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Families may have to move after new estate is found with pyrite

A DUBLIN councillor has called for Government intervention after saying pyrite was used in the construction of yet another housing estate.

Fingal representative Ruth Coppinger revealed that county council homes in Dromheath in Dublin 15 contained the faulty building material.

Speaking to the Herald, she said she was informed of the situation by an official from the council.

Ms Coppinger said the houses affected are in the newer part of the development, which was built as an infill project in the last five or six years.

"People are living there. I'm not even sure the council has informed them. The council may have to rehouse people while we fix it," she added.

The Mulhuddart councillor said the Government needs to set up a scheme to help people if it turns out that structural defect insurer HomeBond cannot cover them.

In a motion to Fingal officials, Ms Coppinger asked the council to outline the extent of the pyrite problem in Castlecurragh and Dromheath, both in Dublin 15.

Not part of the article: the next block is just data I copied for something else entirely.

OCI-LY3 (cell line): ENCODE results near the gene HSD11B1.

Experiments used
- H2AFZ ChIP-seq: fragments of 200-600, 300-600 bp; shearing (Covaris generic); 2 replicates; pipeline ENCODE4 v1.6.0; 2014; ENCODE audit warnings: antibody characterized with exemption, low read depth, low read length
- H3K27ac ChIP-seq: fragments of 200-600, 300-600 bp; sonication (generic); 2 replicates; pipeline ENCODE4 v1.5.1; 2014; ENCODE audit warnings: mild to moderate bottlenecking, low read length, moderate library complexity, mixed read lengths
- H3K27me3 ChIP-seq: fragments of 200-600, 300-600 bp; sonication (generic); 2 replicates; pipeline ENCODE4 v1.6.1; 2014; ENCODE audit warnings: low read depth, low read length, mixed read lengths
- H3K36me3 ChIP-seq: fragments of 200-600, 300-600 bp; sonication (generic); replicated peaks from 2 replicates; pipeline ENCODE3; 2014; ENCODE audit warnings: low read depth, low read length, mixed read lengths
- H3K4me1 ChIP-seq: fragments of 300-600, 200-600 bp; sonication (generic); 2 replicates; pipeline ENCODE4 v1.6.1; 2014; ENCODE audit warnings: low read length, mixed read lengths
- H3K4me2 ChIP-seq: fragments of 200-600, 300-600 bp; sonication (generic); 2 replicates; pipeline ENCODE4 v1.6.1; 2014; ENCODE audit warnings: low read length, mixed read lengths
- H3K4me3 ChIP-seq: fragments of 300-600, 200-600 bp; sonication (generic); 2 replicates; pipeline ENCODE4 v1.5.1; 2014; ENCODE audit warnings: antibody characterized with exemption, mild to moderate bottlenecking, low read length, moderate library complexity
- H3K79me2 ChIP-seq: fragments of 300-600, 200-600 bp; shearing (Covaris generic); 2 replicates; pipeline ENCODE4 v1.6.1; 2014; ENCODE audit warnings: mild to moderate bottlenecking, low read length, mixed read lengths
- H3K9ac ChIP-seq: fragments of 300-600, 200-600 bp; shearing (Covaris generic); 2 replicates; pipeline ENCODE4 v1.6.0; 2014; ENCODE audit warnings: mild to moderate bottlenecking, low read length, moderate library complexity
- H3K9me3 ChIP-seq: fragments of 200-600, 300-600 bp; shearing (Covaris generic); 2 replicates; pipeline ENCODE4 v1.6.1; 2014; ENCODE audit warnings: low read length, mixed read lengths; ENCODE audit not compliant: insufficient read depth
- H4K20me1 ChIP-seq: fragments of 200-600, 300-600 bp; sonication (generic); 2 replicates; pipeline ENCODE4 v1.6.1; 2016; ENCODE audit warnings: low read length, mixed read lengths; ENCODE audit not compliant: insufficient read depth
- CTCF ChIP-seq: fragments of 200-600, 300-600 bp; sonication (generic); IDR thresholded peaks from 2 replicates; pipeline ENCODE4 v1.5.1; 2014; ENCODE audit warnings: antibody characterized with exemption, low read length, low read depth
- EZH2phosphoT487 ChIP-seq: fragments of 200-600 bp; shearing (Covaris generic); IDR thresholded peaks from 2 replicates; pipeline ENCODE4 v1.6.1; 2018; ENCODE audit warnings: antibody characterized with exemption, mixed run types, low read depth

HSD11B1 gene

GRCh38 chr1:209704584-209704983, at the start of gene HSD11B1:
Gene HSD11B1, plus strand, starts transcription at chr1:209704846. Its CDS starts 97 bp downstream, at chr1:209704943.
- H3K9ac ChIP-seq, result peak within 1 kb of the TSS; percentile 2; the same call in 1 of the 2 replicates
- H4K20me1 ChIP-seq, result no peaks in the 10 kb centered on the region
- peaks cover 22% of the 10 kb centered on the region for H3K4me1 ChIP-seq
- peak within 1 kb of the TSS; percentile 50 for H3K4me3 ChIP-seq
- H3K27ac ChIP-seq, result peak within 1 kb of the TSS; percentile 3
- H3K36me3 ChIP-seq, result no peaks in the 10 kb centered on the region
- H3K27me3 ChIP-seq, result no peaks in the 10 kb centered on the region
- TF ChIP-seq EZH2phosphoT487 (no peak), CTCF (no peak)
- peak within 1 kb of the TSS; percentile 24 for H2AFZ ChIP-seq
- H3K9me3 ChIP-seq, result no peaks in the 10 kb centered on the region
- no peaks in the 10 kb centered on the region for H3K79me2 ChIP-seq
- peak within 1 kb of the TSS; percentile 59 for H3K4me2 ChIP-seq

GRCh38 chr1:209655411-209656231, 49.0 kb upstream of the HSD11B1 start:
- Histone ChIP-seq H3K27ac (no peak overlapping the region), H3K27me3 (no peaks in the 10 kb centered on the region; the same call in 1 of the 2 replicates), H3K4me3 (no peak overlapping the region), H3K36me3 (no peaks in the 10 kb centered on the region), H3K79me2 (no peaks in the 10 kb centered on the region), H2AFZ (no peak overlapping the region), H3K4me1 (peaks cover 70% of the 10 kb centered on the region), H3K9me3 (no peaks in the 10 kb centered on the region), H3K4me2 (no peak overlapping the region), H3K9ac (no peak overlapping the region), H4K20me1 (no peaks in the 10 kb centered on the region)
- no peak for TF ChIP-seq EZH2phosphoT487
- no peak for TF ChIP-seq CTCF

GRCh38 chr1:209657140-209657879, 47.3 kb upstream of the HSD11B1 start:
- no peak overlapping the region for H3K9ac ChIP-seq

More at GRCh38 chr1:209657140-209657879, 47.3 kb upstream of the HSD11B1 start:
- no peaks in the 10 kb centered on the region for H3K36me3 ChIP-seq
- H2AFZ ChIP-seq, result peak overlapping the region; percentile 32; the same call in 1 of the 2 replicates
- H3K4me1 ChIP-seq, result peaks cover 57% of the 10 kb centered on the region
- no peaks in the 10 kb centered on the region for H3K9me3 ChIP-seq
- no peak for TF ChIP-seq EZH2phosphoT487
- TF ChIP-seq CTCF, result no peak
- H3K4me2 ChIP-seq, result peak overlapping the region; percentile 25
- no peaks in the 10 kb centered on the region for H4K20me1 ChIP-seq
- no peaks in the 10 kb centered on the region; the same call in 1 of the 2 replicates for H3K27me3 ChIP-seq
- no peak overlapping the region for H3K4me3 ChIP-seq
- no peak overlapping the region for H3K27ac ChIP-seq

She also wants to know how the local authority "proposes to deal with this problem for its tenants" and how residents can get redress.

When contacted, the council said it would not be commenting on the issue until after Ms Coppinger's motion is dealt with next month.


Three years ago, several homes in Castlecurragh in Dublin 15, an estate of mostly social and affordable houses, tested positive for the presence of pyrite.

The estate of more than 700 houses and apartments has 190 private units and about 530 social and affordable homes and was built between 2001 and 2003.

The problem came to light in the summer of 2007 when large cracks emerged in about 40 houses in the Drynam Hall estate in Kinsealy, built by Menolly Homes three years previously.

Further tests on houses in Drynam Hall were carried out as well as at other Menolly developments, at Beaupark in Clongriffin and Myrtle in Baldoyle.

Remedial work to fix damaged houses involves digging up the floor, removing the stone infill and replacing it with pyrite-free infill.

Any structural damage is also repaired and the floor and wall surfaces are restored.

One resident in Beaupark, Clongriffin, described previously how parts of her home were literally crumbling around her.

Pyrite was present in the stone infill used by developers, Menolly Homes and Killoe Developments, to build the estate.

Menolly agreed to foot the cost of repairing the damage to properties they constructed.